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Giving Back, Globally

Kayla Ma

Photo of Kayla Ma by Abbey Becker

Kayla Ma, BA international studies ’14, grew up in Oakland, Calif., helping her father organize community events, like National Night Out, toy drives, and a know-your-neighbor campaign. When it came time to decide what she wanted to study in college, she decided to approach community service with a wider lens and pursue global environmental politics and international development. “I realized I could take my involvement to an international level,” she says. “I could affect the whole world.”

She wasn’t sure what issue she specifically wanted to focus on within development when she came to AU, but she knew she wanted to have a broad impact with whatever she decided on, and she wanted to include her environmental interests. “I thought about issues that affect everyone, and I found that water fit the bill,” says Ma. “It’s not only an environmental issue; it’s a cultural issue, too.”

International studies majors are required to take two years of language as part of their degree, and Ma originally thought Hebrew was the way to go. “Israel has a lot of really cool water technologies,” she explains. “But I considered the political situation and decided to study Arabic instead, because I could branch out into other countries in the Levant, even into the Persian Gulf and northern Africa.” The Levant region includes most of modern Lebanon, Syria, Jordan, Israel, the Palestinian territories, and sometimes Cyprus, Turkey, and Iraq.

Ma spent her 2011 winter break on an olive farm in the mountains of northern Jordan, in a town called Aljoun. She’d taken five semesters of Arabic by then, including completing the summer intensive intermediate Arabic course in the summer of 2011, and she felt prepared to converse with Jordanians. “It’s so strange; I thought I had it down,” she says. “But of course, what they teach here at AU is formal. It makes sense, because it’s the Fus’ha (Modern Standard Arabic) that you can take to basically any Arab-speaking country, but there are so many dialects to contend with once you’re there.”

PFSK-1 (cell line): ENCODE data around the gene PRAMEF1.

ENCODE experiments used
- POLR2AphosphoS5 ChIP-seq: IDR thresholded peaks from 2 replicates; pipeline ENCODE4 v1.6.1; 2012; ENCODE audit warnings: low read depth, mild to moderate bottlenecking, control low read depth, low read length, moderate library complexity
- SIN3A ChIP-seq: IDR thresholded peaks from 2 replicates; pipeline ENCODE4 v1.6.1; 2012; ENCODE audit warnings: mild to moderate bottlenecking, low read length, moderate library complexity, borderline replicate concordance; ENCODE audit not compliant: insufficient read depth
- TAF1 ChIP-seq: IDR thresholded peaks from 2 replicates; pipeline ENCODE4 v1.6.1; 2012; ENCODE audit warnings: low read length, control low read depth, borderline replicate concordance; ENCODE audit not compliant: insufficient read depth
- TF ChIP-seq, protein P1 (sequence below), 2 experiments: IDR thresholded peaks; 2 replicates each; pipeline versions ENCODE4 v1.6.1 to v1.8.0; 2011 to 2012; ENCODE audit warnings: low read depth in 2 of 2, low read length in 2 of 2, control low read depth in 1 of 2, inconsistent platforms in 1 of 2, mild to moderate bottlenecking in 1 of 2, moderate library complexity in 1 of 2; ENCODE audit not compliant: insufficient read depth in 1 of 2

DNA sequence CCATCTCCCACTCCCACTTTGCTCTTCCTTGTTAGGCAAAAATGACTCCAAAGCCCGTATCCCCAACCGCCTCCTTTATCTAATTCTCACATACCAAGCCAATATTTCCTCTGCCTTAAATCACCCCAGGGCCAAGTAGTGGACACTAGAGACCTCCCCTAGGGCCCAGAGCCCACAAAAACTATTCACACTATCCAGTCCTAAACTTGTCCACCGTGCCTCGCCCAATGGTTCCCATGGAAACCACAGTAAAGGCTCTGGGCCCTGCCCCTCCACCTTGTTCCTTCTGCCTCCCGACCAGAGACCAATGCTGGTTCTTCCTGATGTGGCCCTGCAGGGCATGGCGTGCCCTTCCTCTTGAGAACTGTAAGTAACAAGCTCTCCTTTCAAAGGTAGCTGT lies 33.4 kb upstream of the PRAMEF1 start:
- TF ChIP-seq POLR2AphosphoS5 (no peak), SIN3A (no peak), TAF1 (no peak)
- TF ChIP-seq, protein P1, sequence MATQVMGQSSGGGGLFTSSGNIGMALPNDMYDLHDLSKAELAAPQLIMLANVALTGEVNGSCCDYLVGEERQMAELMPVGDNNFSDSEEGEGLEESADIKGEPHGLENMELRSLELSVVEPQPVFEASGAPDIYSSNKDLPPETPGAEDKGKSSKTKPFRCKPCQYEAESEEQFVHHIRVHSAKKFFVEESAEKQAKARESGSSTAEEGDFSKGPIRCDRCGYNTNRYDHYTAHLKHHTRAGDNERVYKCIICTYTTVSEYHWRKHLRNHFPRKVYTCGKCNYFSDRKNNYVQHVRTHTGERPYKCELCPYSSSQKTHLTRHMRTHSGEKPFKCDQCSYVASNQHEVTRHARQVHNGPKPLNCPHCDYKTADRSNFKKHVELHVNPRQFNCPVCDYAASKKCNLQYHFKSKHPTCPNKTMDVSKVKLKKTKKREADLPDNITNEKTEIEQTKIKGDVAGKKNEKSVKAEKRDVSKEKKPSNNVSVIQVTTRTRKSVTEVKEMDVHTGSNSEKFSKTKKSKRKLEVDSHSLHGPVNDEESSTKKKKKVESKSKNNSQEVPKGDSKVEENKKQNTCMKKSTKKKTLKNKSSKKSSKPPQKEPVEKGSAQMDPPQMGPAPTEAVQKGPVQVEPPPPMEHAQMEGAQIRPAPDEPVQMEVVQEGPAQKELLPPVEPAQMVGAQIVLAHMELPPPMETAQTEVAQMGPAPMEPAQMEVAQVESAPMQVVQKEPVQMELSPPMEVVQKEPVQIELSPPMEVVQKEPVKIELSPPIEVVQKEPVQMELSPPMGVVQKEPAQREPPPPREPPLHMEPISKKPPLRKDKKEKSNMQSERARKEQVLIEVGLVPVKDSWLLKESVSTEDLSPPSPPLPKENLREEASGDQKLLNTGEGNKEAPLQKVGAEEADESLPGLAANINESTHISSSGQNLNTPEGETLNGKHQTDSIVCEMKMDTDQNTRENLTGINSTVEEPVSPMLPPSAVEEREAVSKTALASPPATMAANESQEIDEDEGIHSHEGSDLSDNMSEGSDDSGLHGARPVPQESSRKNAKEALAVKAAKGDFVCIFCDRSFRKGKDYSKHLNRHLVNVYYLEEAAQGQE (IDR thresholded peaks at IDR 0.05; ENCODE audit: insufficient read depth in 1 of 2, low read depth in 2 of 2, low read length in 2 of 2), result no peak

In addition to the changing dialects, what most struck her while in Jordan was the country’s approach to water management. “The culture is really based around water,” she explains. “Each family only gets a certain amount of water piped into a tank every two weeks, and every family, no matter the size, has to manage that. For instance, laundry isn’t done as frequently as it’s sometimes done in the U.S. Sometimes, I think we have a false illusion of how much water we really have, but Jordan has a pretty realistic grasp on it.”

In April 2011, Ma was notified that she’d won a scholarship from the Morris K. Udall and Stewart L. Udall Foundation, which awards $5,000 to 80 college sophomores and juniors each year who are committed to careers in the environment, tribal public policy, or Native American health care. Morris and Stewart were both from Arizona and active in politics—Morris was a U.S. senator and Stewart made the Department of the Interior what it is today—and they focused much of their attention on water conservation. “This scholarship perfectly aligns with what I’m studying,” says Ma. “I’m honored, because it’s the national environmental scholarship.”

Beginning in the fall of 2012, Ma will begin a year abroad in Jordan. She’s planning to take a water politics course, as well as an intensive Arabic program in an immersive setting. She will also try to set up an internship with a United States Agency for International Development (USAID) contractor that focuses on water filtration or water management. “I’m really interested in public-private partnerships on water policy,” she says. “I’d like to find an internship while I’m in Jordan to at least establish some connections. After I graduate, I’d like to go back to Jordan, or to somewhere that has issues with water management and politics.”

She’s also interested in figuring out what water management programs work where. Northern Jordan and southern Jordan, for instance, have different climates, which means they have different water management needs. “I learned in one of my classes that there are over 130 recognized microclimates worldwide,” says Ma. “It’s important to make sure that you’re matching the right climate with the right project.”

While studying abroad at the University of Jordan next year, Ma hopes to find one club on campus that she gets really involved in and through which she can inspire more environmental awareness. “In class, we talk about whether we should focus on globalizing issues or localizing issues,” she explains. “I think it’s in localization that people get inspired, and inspired people are what we need. Localizing has a strong impact on how global issues develop and evolve over time.”